“Roof - Constructed of cross bows, suitably reinforced with iron braces, with three ply veneer on top, insuring great strength and rigidity. The roof is then covered with heavy oil duck and painted.

“Eighteen plate glass windows, each 18" square are provided, each extending as close to the outside of the roof as possible.

“Seats - Seven seats, each seating two passengers, are provided in the main section of the bus. One large single chair is located next to driver. Two longitudinal seats, each seating three people, are placed over wheelhousing. The single chair next to the driver and three rear chairs have revolving pedestals. This plan provides seats for 24 passengers and the driver.”

Type 3 – De Luxe Pay-Enter Motor Bus:

“Comfort of the most luxurious sort combined with the practical advantages of the pay-enter body have made this de luxe pay-enter bus one of the most popular types on the market today.

“This vehicle offers the utmost in riding qualities and facilitates fare collections, for all passengers when entering pass through the front service door and by the driver's seat. The center aisle speeds up loading and unloading, while the additional service doors and driver's door assist in handling passengers with the utmost efficiency.

“The Buffalo Body Corporation, builder of fine bus bodies, has, in the de luxe vehicle pictured on the obverse page, combined beauty of exterior with strength and lightness of construction that sets a new standard in coach craft.

“The purchaser has the option of a number of seating plans which cover practically every type of installation where a pay-enter type of motor bus is desired. Baggage space is provided either at the right of the driver, in the rear, or on the roof. Folding taxi seats are provided where baggage space is located inside, which allows this space to be used for passengers when not required for baggage.

“Details of Construction

“Frames - Body frames are rigidly built of tough white ash, substantially reinforced with forgings. All joints are glued, screwed or bolted together. When two pieces of wood which are not glued or wood and metal is joined together, a heavy coating of lead and oil is first applied. Before applying panels, the frame is covered with wadding to prevent the possibility of rubbing or rumbling.

“Seats - Several types of seats are offered, all exceptionally roomy and comfortable with special springs and genuine hand buffed leather used for cushions and seat backs.

“Heating - Heater pipes are drawn tubing instead of the usual iron pipe. More effective radiation is provided by this method. Heater exhaust is equipped with mufflers, insuring quietness in operation.

“Ventilation - Particular attention has been paid to ventilation, standard equipment consisting of four automatic roof ventilators with two cowl vents, one on each side. All side windows drop into wells, including front quarter windows beside the driver. The one-piece windshield also aids in maintaining effective ventilation.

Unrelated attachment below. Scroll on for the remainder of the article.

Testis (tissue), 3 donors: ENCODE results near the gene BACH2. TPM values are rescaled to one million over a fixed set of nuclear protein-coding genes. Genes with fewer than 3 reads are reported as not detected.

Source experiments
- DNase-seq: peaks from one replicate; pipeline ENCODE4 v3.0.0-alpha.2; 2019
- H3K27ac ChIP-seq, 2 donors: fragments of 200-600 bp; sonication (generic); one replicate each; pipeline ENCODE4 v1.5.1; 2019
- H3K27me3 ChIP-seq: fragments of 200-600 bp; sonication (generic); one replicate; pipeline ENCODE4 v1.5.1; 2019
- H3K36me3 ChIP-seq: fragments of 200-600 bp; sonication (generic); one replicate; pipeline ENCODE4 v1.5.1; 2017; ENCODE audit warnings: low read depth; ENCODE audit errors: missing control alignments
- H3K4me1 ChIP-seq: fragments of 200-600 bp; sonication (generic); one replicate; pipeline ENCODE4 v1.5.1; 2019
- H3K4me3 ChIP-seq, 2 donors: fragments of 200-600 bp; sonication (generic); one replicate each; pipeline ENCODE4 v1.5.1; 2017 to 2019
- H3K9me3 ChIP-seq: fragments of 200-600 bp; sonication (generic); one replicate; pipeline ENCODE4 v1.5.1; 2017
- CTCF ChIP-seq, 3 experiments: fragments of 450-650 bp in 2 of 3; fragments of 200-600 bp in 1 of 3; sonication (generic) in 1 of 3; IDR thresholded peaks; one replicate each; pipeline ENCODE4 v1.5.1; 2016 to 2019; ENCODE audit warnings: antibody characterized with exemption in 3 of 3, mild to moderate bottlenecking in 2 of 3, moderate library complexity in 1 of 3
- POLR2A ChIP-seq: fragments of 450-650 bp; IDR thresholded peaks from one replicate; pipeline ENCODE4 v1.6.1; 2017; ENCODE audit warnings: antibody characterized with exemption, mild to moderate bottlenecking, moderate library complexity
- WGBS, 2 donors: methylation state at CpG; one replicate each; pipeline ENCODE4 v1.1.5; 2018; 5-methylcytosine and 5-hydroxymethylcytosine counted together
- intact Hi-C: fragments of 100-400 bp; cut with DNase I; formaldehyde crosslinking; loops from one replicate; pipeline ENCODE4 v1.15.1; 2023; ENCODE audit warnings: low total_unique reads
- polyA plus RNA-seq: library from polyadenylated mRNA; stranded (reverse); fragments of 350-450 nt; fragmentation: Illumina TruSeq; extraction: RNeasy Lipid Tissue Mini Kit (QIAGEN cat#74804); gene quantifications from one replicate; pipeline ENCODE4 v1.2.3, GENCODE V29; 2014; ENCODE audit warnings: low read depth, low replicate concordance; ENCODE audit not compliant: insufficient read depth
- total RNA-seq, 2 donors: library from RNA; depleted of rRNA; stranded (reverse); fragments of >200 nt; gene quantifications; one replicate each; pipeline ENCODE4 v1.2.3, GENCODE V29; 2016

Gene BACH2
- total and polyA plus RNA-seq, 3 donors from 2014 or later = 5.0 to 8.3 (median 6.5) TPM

“The service door control is located on the left side and convenient to the driver. An illuminated sign is installed over the windshield. Lovejoy shock absorbers are installed in the rear. Five color combinations are optional.”

Type 4 – De Luxe Pay-Enter Bus for Inter-City Work:

“Built to the specifications of a railroad company's executives, this type of de luxe pay-enter bus is of interest to bus operators everywhere. A number of these busses were recently delivered to the New England Transportation Company, and were made in accordance with the plans of the company's transportation officials. They are especially designed for inter-city work.

“The bodies, built by the Buffalo Body Corporation, are of 27 passenger capacity.

“They are equipped with four doors, a right hand service door, a front emergency door at the left of the driver, a baggage door at the right rear and a left rear emergency door.

“The baggage space in the rear measures 40 3/8 inches long and is 86 inches wide. This compartment is equipped with five folding seats.

“Details of Construction

“Clear Vision - Clearness of vision is an important factor in the design of this body, as it is in all Buffalo bodies. Front doors have been set back farther than is customary in ordinary practice, eliminating the bulky wood pillar from obstructing the driver's vision and leaving only a slender stanchion supporting the windshield. This design also accomplishes another purpose, giving a wide unobstructed passageway for the entrance and exit of passengers.

“Seating - All seats are finished in dark brown Spanish leather with the balance of the trim in artificial leather to match. Seats are of special design, equipped with comfortable cushions and roomy enough to accommodate persons of any size. Structurally, they are made in the same way as the chairs in your living room.

“Channels - An unusual feature in the construction of Buffalo bodies is the use of light weight steel channels for the support of body panels. These absolutely prevent drumming. As an additional precaution against noise, wadding is placed over the frame to prevent the possibility of chafing or rumbling.